Community convergence in bird song
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- Cardoso, G.C. & Price, T.D. Evol Ecol (2010) 24: 447. doi:10.1007/s10682-009-9317-1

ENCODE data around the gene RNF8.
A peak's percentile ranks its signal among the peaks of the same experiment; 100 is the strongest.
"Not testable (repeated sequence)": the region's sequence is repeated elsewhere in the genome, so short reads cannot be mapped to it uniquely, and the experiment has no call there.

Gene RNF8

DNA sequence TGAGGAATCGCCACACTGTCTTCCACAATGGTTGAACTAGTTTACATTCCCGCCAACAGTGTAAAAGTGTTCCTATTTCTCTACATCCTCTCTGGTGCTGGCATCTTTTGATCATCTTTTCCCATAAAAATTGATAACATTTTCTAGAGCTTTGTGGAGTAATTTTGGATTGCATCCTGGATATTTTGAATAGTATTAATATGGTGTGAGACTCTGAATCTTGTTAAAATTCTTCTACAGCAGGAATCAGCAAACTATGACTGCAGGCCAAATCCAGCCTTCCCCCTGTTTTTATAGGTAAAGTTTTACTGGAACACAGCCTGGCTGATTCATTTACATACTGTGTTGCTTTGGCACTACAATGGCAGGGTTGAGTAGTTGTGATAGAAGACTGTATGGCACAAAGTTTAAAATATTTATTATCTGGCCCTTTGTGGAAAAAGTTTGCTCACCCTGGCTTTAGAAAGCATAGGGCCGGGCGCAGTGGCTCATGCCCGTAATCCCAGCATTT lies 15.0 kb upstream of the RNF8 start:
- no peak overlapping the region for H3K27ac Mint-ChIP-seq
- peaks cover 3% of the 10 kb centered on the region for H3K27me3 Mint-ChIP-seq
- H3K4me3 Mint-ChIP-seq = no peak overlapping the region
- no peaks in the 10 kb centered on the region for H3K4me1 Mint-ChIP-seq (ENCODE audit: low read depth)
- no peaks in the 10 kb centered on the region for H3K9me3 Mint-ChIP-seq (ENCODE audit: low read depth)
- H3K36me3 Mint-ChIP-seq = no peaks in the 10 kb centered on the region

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Species in similar habitats are often similar in morphology or behaviour, attributed to adaptation to similar environmental selection pressures, sometimes mediated by competitive interactions. For passerine songs, similarity of phenotype in identical habitats and character displacement have been documented, the former due to adaptation to the acoustics of the habitat, and the latter due to competition for acoustic space among species. If these phenomena are widespread, they should lead to community convergence of bird songs. Here, we test if passerine communities in similar habitats converge in song attributes or in acoustic differentiation among species. We compared the songs of European and North American Mediterranean climate passerine communities in open and closed habitats. Song frequency varied across different habitats but not continents. This was independent of both phylogeny and body size, indicating community convergence due to acoustic adaptation, rather than species sorting or similarity as a by-product of another type of ecological convergence. We found little evidence for regular spacing in song features among species, as would be expected if acoustic competition shapes within-community structure. However, for one of five song components, the open habitat communities showed a similar distribution of phenotypes on each continent. The proportion of interspecific variation in song explained by these effects was small. The fact that songs are complex signals that vary in many dimensions may explain why competition for acoustic space seems to be of small importance in structuring songs in these passerine communities.